By Christina Rexrode
If economic development experts agree on one thing, it's this: If your city doesn't change with the times, it will wither and die.
It's an adage that's on the minds of Charlotte leaders, who quietly worry that a city built for so long on banking won't be able to veer from its familiar course and forge into the new economy.
But plenty of cities have seen their main industry decline or even disappear and have met the challenge head-on, emerging stronger and more diversified. Here's advice from a few of them for Charlotte:
1. Don't cling to the past. Detroit is perhaps today's pre-eminent example of what happens when a place hews too long to an industry that is too far gone. But across the state in Kalamazoo, leaders are constantly planning what to do when - not if - their top industries disappear, said economic development leader Ron Kitchens, who helped the city regroup after major layoffs at drug maker Pfizer seven years ago.
"We have always understood that all business is a cycle," said Kitchens, who can rattle off a whole list of products that Kalamazoo used to dominate, including celery, corsets, taxi cabs and children's sleds. "We can lament, or we can diversify."
It's a principle that has been true for decades. "It's the same thing that happened in the 19th century between St. Louis and Chicago," said David Goldfield, a historian at UNC Charlotte. "Chicago decided to build a railroad, and St. Louis said, 'Well, we have the Mississippi River, why do we need a railroad?'"
2. But don't reinvent the wheel. In Charleston, the Navy base was the biggest and most important employer for years. So the city was devastated in the early '90s when it learned that the base would be shut down.
But rather than abandon its tradition of marine and military expertise, the city found ways to funnel it to new venues. Leaders lured manufacturers who wanted access to a port and to people who knew how to navigate one. They persuaded the Navy's engineering and research arm to set up shop for high-tech defense projects.
David Ginn, president of the Charleston Regional Development Alliance, said the Navy is again the region's largest employer. "But the trick is that it's a very different employment base," Ginn said. "It's high tech stuff versus a Navy base and a Navy shipyard."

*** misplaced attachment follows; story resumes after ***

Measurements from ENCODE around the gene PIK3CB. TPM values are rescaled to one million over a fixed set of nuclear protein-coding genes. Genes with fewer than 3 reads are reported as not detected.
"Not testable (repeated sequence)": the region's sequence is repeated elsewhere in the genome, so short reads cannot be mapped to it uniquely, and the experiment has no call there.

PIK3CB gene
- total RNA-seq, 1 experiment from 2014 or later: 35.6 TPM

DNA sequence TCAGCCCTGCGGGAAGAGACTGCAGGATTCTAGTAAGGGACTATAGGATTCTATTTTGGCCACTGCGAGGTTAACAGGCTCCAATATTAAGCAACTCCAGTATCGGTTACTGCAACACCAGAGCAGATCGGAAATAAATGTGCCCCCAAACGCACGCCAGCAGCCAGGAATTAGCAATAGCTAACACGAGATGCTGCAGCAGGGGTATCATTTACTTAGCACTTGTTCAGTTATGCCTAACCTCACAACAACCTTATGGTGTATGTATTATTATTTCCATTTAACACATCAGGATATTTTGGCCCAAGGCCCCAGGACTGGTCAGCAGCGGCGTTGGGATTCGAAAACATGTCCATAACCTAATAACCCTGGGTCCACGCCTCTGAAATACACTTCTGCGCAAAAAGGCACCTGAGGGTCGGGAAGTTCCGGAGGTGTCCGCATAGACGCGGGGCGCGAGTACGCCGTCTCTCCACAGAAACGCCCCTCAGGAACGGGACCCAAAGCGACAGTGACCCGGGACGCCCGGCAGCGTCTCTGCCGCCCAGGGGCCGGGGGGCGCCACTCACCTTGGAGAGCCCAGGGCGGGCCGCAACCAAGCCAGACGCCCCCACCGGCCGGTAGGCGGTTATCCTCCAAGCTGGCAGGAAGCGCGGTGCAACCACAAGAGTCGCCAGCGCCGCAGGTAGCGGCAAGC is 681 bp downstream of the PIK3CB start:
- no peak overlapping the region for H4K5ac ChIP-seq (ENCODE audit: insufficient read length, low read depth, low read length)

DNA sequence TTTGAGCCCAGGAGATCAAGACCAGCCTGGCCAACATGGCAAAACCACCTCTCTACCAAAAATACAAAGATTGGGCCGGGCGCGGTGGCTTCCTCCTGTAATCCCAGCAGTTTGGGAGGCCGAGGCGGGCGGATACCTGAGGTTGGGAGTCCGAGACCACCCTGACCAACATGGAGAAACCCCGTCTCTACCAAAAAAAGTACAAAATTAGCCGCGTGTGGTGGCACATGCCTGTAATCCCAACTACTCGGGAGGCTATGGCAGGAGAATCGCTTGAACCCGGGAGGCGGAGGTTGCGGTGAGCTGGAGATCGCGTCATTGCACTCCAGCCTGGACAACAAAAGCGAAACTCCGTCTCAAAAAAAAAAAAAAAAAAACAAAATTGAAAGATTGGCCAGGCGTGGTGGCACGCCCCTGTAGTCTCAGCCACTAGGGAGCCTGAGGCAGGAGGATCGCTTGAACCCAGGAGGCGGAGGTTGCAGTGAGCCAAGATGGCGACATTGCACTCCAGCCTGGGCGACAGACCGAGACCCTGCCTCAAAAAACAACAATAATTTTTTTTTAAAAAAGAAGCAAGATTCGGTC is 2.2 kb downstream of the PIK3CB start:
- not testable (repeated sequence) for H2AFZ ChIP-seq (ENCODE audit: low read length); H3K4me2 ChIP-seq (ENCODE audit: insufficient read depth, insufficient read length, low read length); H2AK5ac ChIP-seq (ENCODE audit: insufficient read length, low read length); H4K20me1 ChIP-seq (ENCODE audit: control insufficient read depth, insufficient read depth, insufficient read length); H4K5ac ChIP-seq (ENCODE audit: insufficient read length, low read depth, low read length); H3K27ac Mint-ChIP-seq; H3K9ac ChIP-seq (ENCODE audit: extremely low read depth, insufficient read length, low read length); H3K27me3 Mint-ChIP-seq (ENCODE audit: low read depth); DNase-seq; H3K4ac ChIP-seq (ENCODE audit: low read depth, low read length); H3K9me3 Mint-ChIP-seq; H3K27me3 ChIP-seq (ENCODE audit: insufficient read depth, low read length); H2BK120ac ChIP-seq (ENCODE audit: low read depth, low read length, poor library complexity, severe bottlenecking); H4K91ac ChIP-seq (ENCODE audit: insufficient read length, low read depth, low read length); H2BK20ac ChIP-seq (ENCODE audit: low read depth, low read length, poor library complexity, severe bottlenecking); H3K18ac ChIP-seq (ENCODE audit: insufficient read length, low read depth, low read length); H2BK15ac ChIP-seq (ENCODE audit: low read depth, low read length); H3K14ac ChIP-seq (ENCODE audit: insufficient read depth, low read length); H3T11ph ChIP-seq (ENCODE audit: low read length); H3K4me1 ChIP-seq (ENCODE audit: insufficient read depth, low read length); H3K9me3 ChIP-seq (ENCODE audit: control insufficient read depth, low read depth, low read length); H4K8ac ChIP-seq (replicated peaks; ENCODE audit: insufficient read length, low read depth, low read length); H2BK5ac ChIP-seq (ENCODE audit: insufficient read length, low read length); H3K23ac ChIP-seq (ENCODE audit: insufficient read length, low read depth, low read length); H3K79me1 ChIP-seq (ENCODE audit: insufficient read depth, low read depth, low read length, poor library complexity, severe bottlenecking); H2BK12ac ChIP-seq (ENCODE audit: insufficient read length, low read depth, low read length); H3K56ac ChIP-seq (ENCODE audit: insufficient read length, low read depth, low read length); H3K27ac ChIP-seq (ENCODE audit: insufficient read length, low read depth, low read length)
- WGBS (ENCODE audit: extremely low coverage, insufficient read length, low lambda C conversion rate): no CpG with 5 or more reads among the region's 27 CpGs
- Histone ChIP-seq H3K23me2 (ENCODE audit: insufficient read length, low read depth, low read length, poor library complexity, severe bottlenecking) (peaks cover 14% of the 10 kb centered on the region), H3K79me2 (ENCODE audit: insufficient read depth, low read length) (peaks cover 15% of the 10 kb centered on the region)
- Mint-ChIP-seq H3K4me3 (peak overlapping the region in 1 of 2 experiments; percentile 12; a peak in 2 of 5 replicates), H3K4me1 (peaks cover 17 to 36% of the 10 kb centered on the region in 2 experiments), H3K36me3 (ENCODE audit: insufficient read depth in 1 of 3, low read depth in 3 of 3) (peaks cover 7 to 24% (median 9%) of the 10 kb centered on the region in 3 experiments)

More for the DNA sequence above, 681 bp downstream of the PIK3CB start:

3. Take care of talent. Jeff Michael, director of the Urban Institute at UNC Charlotte, said cities should focus on attracting smart workers over attracting certain industries. No industry will be dominant forever, but smart workers and entrepreneurs will adapt and create new businesses and products, and that will enable a city to survive any economic cycle.
"None of us are clairvoyant and can look at a crystal ball and say what the industry of tomorrow is," Michael said.
Kitchens, the economic development leader in Kalamazoo, said his agency's top priority after the Pfizer layoffs was to keep the talent in town, not to pursue any new replacement company. His agency, Southwest Michigan First, quickly deployed after the layoffs were announced, urging scientists to launch their own companies, opening a business incubator within weeks, and helping with everything from writing business plans to buying office furniture.
Andy Levine, president of economic development marketing agency Development Counsellors International, said Kalamazoo took the right tack in filling an economic hole. "I have observed very few cities that were successful by replacing Company A with Company B," Levine said. "Much better to have 20 companies with 100 jobs (each) than one company with 2,000 jobs."
4. Take care of existing businesses. Pittsburgh had to do some major reinventing when steel started moving overseas in the 1970s. Dennis Yablonsky, CEO of Pittsburgh's Allegheny Conference on Community Development and Affiliates, said one of his strategies is to focus on growing hometown businesses rather than recruiting others from out of town.
For one thing, recruiting can be expensive because it usually involves offering tax breaks and other incentives. Besides, Yablonsky and others said, even the most successful transplant businesses are less likely than a homegrown group to fund the new university wing or put their name on a charitable event.
"We spend a lot more time taking care of our own," Yablonsky said.
5. Be patient. In Pittsburgh, the economy is dramatically more diversified than in the 1970s, when steel made up more than 40 percent of the economy, Yablonsky said. Now, the city has a strong presence in financial services, manufacturing, health care, energy and information technology, with no sector making up more than 20 percent of the local economy.
"But," Yablonsky said, "it took us 30 years to get there."